When you describe acting as sacred, it reminds me of my favorite quote from David Mamet’s acting book True and False
[Strong grins as he pantomimes jabbing a stake through his own heart.]

Yes! “Actors used to be buried at a crossroads …”
“… with a stake through the heart.”

I love that you memorized that quote. And I hate it when people describe moments when Kendall is at his most pathetic, or your discussions of your own process in interviews, as “cringe.” 
I hate it too. The great, late Philip Seymour Hoffman said that you have to take your “cool suit” off, and he was right.

I read something recently that differentiated between self-presentation and self-disclosure. The kind of work I’m interested in is disclosure, not presentation. I hate the word cringe, because it denotes a judgment. I’m not in the business of judging. We, as a culture, would be a lot better off if we judged a little less and empathized more. But certainly, as an actor, you cannot judge your character. You cannot be above them. You have to find a way to connect with them. If you can do that in an unprotected way and the response is “That’s cringe,” well, fuck it: I’m not gonna stop doing it. And if just one person passes me on the street and says, “Thank you. I felt that,” it means I did my job. I served the thing, and I’m content.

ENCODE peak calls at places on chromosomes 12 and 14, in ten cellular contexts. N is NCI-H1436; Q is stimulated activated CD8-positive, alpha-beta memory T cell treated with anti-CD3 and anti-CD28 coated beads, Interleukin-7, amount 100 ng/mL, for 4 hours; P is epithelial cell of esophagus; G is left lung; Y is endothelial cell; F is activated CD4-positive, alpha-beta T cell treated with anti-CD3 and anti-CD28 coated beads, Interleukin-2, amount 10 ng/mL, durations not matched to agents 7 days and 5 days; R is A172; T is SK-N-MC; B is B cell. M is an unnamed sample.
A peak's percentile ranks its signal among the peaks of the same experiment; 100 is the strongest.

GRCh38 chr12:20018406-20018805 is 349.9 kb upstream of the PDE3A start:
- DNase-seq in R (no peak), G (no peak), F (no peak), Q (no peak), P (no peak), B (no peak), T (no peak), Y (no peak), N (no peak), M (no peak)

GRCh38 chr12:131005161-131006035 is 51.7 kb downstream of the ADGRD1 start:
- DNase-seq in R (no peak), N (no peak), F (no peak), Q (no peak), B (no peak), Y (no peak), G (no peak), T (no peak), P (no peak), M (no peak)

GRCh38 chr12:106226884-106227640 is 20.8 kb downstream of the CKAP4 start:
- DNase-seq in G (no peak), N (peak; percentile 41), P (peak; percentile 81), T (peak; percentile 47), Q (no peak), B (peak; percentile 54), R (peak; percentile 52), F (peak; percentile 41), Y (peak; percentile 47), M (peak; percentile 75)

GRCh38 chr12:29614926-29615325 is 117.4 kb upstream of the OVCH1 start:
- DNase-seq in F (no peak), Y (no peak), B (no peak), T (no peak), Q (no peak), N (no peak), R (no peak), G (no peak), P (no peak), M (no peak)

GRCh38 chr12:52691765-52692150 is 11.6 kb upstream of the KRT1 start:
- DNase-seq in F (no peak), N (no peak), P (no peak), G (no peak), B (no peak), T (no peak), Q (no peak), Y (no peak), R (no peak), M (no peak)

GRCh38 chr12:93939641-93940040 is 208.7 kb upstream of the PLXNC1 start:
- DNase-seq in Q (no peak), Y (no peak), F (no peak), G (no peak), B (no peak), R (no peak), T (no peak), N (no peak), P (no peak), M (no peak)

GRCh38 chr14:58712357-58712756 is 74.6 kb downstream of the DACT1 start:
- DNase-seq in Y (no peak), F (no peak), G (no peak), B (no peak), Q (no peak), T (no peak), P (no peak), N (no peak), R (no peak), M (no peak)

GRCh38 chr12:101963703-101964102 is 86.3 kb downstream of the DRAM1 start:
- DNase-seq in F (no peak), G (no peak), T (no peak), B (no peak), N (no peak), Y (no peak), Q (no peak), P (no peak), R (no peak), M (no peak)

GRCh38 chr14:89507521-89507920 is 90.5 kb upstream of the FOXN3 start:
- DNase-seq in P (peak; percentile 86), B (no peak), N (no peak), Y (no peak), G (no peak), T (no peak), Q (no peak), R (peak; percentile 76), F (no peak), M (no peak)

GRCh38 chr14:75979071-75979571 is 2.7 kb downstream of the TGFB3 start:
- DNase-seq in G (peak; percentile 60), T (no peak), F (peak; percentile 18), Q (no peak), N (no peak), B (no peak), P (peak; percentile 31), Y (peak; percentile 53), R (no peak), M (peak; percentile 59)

This interview has been edited and condensed.

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Walking on the Moon